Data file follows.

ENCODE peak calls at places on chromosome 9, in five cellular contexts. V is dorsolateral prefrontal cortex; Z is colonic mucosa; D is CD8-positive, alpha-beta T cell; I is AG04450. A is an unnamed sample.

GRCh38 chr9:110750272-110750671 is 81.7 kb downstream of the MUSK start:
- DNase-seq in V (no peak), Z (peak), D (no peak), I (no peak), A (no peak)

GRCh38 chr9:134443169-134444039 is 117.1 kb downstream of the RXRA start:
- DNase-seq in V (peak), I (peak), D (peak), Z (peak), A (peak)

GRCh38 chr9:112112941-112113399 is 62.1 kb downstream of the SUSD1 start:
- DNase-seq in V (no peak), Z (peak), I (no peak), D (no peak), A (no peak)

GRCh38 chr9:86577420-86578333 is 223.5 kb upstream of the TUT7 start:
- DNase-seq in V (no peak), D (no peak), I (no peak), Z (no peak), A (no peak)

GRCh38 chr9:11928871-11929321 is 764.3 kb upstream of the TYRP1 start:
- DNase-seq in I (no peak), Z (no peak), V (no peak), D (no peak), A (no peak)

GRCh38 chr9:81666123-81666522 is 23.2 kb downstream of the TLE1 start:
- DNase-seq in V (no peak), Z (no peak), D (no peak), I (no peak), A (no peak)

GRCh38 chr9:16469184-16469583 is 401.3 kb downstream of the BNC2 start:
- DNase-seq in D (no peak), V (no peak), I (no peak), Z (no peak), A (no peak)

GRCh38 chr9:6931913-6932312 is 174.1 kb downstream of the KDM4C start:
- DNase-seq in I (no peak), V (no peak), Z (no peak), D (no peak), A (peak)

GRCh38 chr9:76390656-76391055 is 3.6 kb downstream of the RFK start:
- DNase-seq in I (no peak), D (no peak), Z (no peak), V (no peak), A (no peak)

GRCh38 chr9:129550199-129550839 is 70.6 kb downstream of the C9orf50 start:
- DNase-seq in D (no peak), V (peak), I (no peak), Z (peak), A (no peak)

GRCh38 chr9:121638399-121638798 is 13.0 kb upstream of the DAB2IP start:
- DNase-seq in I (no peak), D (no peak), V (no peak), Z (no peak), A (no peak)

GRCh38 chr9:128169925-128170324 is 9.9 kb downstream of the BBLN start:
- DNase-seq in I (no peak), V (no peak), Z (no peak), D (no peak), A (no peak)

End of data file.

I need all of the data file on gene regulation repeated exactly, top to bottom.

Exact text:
ENCODE peak calls at places on chromosome 9, in five cellular contexts. V is dorsolateral prefrontal cortex; Z is colonic mucosa; D is CD8-positive, alpha-beta T cell; I is AG04450. A is an unnamed sample.

GRCh38 chr9:110750272-110750671 is 81.7 kb downstream of the MUSK start:
- DNase-seq in V (no peak), Z (peak), D (no peak), I (no peak), A (no peak)

GRCh38 chr9:134443169-134444039 is 117.1 kb downstream of the RXRA start:
- DNase-seq in V (peak), I (peak), D (peak), Z (peak), A (peak)

GRCh38 chr9:112112941-112113399 is 62.1 kb downstream of the SUSD1 start:
- DNase-seq in V (no peak), Z (peak), I (no peak), D (no peak), A (no peak)

GRCh38 chr9:86577420-86578333 is 223.5 kb upstream of the TUT7 start:
- DNase-seq in V (no peak), D (no peak), I (no peak), Z (no peak), A (no peak)

GRCh38 chr9:11928871-11929321 is 764.3 kb upstream of the TYRP1 start:
- DNase-seq in I (no peak), Z (no peak), V (no peak), D (no peak), A (no peak)

GRCh38 chr9:81666123-81666522 is 23.2 kb downstream of the TLE1 start:
- DNase-seq in V (no peak), Z (no peak), D (no peak), I (no peak), A (no peak)

GRCh38 chr9:16469184-16469583 is 401.3 kb downstream of the BNC2 start:
- DNase-seq in D (no peak), V (no peak), I (no peak), Z (no peak), A (no peak)

GRCh38 chr9:6931913-6932312 is 174.1 kb downstream of the KDM4C start:
- DNase-seq in I (no peak), V (no peak), Z (no peak), D (no peak), A (peak)

GRCh38 chr9:76390656-76391055 is 3.6 kb downstream of the RFK start:
- DNase-seq in I (no peak), D (no peak), Z (no peak), V (no peak), A (no peak)

GRCh38 chr9:129550199-129550839 is 70.6 kb downstream of the C9orf50 start:
- DNase-seq in D (no peak), V (peak), I (no peak), Z (peak), A (no peak)

GRCh38 chr9:121638399-121638798 is 13.0 kb upstream of the DAB2IP start:
- DNase-seq in I (no peak), D (no peak), V (no peak), Z (no peak), A (no peak)

GRCh38 chr9:128169925-128170324 is 9.9 kb downstream of the BBLN start:
- DNase-seq in I (no peak), V (no peak), Z (no peak), D (no peak), A (no peak)